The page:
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FALL 2021

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Distributor's Link Magazine Fall 2021 / Vol 44 No 4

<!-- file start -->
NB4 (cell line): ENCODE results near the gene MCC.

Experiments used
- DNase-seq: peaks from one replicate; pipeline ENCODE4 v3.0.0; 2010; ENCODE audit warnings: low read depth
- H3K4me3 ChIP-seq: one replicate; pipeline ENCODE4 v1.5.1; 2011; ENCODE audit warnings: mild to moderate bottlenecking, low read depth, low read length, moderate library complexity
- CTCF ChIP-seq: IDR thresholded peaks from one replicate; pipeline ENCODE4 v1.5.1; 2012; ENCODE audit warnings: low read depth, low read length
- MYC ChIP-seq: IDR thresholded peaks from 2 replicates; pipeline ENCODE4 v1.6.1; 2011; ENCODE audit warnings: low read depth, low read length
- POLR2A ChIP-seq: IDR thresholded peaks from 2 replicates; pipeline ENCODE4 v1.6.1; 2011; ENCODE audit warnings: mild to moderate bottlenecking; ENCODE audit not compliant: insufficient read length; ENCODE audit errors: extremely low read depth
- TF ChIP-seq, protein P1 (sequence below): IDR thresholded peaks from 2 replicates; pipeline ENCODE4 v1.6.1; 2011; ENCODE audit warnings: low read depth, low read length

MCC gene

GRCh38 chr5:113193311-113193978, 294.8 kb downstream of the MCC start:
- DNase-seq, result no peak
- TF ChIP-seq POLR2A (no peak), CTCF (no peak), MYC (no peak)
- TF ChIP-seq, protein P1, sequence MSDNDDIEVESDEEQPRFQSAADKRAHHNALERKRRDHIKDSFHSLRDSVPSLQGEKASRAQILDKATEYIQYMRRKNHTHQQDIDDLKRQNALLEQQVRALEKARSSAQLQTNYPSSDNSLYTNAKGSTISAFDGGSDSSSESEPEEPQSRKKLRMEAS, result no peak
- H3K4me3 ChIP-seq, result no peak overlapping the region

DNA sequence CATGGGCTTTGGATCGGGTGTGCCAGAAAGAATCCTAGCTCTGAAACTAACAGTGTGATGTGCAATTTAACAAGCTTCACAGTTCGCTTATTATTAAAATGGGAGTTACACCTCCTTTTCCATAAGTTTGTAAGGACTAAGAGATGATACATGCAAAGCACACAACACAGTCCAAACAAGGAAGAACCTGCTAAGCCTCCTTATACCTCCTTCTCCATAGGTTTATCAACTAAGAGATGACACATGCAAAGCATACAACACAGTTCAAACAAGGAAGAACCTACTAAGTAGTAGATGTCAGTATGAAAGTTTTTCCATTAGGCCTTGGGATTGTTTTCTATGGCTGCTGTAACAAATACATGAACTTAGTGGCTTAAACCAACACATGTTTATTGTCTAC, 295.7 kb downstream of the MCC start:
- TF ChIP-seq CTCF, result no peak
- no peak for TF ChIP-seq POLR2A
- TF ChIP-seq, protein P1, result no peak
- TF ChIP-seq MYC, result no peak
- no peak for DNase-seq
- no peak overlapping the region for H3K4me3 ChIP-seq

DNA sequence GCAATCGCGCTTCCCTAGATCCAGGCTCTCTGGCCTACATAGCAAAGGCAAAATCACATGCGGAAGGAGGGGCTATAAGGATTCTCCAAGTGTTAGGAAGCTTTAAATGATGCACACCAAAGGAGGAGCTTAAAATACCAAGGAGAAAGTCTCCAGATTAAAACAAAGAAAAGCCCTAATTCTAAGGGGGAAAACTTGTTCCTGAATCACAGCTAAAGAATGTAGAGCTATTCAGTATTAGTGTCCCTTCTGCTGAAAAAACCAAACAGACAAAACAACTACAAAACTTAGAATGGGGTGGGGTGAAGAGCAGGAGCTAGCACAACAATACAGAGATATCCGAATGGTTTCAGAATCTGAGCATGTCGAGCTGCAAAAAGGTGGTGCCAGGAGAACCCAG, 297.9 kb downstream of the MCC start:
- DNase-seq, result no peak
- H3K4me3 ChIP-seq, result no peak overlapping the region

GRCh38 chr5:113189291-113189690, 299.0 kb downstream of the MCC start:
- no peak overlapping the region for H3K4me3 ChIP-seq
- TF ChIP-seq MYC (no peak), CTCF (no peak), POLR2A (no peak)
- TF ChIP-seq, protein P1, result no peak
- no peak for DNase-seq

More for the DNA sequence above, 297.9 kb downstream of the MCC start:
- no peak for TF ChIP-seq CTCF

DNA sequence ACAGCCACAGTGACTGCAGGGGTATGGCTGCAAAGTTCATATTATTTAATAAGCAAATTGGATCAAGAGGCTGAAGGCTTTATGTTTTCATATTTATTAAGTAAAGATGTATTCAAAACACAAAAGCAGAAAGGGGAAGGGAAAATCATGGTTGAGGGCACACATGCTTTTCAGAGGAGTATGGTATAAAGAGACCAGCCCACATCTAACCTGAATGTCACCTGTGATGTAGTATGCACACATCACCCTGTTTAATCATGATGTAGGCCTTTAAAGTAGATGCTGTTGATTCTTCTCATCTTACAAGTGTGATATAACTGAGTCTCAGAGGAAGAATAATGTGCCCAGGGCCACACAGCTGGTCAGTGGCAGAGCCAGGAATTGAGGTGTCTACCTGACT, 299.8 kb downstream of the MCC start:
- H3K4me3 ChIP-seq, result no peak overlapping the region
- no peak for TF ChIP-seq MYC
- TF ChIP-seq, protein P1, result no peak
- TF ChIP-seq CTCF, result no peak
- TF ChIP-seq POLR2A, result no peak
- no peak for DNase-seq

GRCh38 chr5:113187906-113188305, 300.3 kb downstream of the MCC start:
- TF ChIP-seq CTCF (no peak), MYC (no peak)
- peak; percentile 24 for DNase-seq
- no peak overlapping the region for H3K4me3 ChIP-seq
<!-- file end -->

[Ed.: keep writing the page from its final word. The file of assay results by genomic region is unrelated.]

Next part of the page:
46 THE DISTRIBUTOR’S LINK Jim Truesdell James Truesdell is President of Brauer Supply Company, a distributor of specialty fasteners, insulation, air filtration, and air conditioning with headquarters in St. Louis. Mr. Truesdell is adjunct professor at Saint Louis University and Webster University. An attorney and frequently published writer, he is the author of “Total Quality Management: Reports From the Front Lines”. WORKER SHORTAGE AND SUPPLY CHAIN PROBLEMS PLAGUE POST-COVID ECONOMY Businesses cutting back on hours, factories existing on a single shift, service levels suffering, no one in stores to help shoppers or check them out promptly, tourist areas unable to meet summer demands - these things are all happening as companies struggle with finding quality workers (or even any workers) to staff the front lines of our economy. It’s a worker shortage like no one has ever seen. Despite this, there are still large numbers of people unemployed. What gives? Why is there such a mismatch between jobs being offered and the people available to fill them? Will the situation continue? What adjustments to hiring practices should small businesses (and distributors in particular) consider to fill their ranks in these unusual times? In July the monthly jobs report from the National Federation of Independent Businesses related that 46 per cent of small businesses reported job openings that could not be filled, up from a historical average of 22 per cent. The president of the U.S. Chamber of Commerce, Suzanne Clark, said that solving the worker shortage must be the number one priority facing the country. Business owners and managers have been readily swapping stories of the difficulties they have faced in getting entry level workers, truck drivers, warehouse people and manufacturing line workers. A result of this has been a rash of supply chain disruptions. Goods are not coming off the lines and being shipped readily CONTRIBUTOR ARTICLE to outlets because of insufficient people to make it all work. As the pandemic begins to subside, with vaccinations readily available, a growing demand for goods and services has been pent up for some time. The shortages, in turn, have resulted in rising prices as elevated stock market prices, people returning to work, and continued government subsidies to those not working have put a lot of money in circulation chasing the limited supply of goods. This has all resulted in fear of inflation which many of today’s workers and investors have never seen. With so many jobs available, and so many people not currently employed, why isn’t the problem solving itself? Some workers are reluctant to go back to work because they genuinely fear Covid-19. Some parents are dealing with child care needs that are not easy to resolve and have come to a realization that the hectic runaround of day care delivery, pick-up and crisis management is just not worth it for the net salary they earn. Some have just gotten used to the plentiful government benefits and see no reason to hurry back as long as the money is still available. Some feel confident enough in their ability to get a job in this environment that they are holding back and waiting for the dream job they always wanted. Because of the high demand for jobs, some of the hard core unemployed have been brought back into play and are receiving offers. CONTINUED ON PAGE 126


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